Prince Charles and Camilla, Duchess of Cornwall, will be in Newfoundland and Labrador's capital today to begin a three-day Canadian tour focused on Indigenous reconciliation and climate change.
The royal couple will visit the provincial legislature where they will be welcomed by Prime Minister Justin Trudeau and Gov. Gen. Mary Simon before heading to Government House, which is the official residence of Lt.-Gov. Judy Foote, the Queen's representative in the province.
There they will take part in a reconciliation prayer with Indigenous leaders at the Heart Garden, which was built to honour Indigenous children who attended the province's residential schools.
Leaders from four of five Indigenous groups in the province will be there. Johannes Lampe, president of Labrador's Inuit Nunatsiavut government, will be at a swearing-in ceremony for his newly elected members.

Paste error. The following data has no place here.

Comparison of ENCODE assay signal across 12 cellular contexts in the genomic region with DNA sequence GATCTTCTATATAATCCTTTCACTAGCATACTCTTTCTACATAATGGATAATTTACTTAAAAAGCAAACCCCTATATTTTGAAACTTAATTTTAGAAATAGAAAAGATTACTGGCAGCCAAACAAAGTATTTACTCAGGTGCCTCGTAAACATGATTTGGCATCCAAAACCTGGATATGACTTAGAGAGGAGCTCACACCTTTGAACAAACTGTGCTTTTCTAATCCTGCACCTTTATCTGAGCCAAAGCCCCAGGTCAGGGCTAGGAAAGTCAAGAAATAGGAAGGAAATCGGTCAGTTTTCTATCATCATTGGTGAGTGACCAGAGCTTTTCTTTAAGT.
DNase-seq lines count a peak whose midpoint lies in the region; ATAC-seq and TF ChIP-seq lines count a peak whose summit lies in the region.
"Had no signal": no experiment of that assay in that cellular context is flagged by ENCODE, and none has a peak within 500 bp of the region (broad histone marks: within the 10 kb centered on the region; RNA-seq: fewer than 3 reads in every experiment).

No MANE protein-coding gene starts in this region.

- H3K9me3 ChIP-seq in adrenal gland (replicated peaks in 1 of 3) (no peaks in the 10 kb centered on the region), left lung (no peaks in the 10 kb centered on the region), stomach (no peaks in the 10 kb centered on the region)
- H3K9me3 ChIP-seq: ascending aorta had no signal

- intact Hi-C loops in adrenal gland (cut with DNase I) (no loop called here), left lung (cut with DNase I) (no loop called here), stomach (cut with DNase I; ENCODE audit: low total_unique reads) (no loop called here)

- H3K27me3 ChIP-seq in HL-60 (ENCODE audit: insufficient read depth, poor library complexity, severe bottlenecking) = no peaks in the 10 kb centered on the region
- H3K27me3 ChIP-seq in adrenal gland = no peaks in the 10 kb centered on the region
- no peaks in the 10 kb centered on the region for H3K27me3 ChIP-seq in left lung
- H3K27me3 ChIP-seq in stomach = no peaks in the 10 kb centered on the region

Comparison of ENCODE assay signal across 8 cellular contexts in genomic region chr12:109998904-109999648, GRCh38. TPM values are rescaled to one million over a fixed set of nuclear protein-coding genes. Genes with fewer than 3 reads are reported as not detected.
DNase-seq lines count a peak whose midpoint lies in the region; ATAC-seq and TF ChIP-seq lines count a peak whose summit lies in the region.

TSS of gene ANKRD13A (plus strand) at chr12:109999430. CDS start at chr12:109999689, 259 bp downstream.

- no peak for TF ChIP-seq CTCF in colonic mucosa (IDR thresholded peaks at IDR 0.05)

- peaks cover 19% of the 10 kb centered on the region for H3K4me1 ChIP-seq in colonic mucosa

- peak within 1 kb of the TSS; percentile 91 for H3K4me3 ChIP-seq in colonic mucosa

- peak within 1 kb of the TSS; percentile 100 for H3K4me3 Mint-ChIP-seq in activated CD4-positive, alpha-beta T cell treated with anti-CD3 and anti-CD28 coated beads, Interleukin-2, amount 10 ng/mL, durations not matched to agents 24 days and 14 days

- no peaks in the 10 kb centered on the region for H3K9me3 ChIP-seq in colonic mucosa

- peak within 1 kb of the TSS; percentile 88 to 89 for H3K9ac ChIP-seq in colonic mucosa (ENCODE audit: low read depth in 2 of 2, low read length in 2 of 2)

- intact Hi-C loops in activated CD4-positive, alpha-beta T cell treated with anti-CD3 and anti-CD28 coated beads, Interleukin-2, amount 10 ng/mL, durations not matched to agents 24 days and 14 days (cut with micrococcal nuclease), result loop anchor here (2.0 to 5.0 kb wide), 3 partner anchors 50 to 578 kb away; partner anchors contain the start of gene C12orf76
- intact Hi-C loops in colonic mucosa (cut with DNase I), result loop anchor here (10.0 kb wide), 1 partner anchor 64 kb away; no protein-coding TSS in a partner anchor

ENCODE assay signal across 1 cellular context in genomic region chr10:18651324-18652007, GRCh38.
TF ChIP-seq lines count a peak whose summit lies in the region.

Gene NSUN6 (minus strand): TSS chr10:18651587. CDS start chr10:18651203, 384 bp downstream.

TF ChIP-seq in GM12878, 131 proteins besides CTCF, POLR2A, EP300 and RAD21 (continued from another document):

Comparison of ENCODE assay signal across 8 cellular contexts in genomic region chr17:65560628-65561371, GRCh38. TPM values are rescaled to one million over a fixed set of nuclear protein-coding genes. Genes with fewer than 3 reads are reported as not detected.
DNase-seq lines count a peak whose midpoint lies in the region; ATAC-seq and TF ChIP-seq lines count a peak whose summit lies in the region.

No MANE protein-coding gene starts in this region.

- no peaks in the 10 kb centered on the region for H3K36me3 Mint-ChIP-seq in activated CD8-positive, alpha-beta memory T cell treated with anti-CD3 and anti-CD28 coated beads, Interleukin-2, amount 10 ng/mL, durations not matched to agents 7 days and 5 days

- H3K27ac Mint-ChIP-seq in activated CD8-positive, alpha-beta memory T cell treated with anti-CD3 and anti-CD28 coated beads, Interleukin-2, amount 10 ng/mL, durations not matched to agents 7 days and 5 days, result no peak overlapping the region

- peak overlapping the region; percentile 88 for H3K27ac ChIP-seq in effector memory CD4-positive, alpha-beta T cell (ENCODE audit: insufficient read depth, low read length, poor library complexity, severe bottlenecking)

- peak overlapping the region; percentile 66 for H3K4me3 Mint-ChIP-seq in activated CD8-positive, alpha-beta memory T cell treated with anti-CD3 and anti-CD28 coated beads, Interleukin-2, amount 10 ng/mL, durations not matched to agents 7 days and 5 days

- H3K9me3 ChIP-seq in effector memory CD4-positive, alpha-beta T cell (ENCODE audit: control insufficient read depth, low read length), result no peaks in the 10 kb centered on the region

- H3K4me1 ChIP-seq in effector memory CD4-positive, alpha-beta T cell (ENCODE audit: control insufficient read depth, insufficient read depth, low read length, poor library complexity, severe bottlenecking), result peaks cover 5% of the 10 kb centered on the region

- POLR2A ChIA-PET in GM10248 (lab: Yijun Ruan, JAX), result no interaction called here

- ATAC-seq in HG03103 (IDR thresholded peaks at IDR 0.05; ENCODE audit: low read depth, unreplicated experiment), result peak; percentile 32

Elders and residential school survivors will also attend the event, which will include a smudging ceremony, musical performances, a land acknowledgment and a moment of silence.
Charles and Camilla will then tour Quidi Vidi, a former fishing community in the east end of St. John's, before heading to Ottawa and, finally, to the Northwest Territories.
England first established a colony in Newfoundland in 1610, and the island remained under British rule until it joined Canada in 1949 along with Labrador and became the province of Newfoundland. A 2001 constitutional amendment gave the province its current name.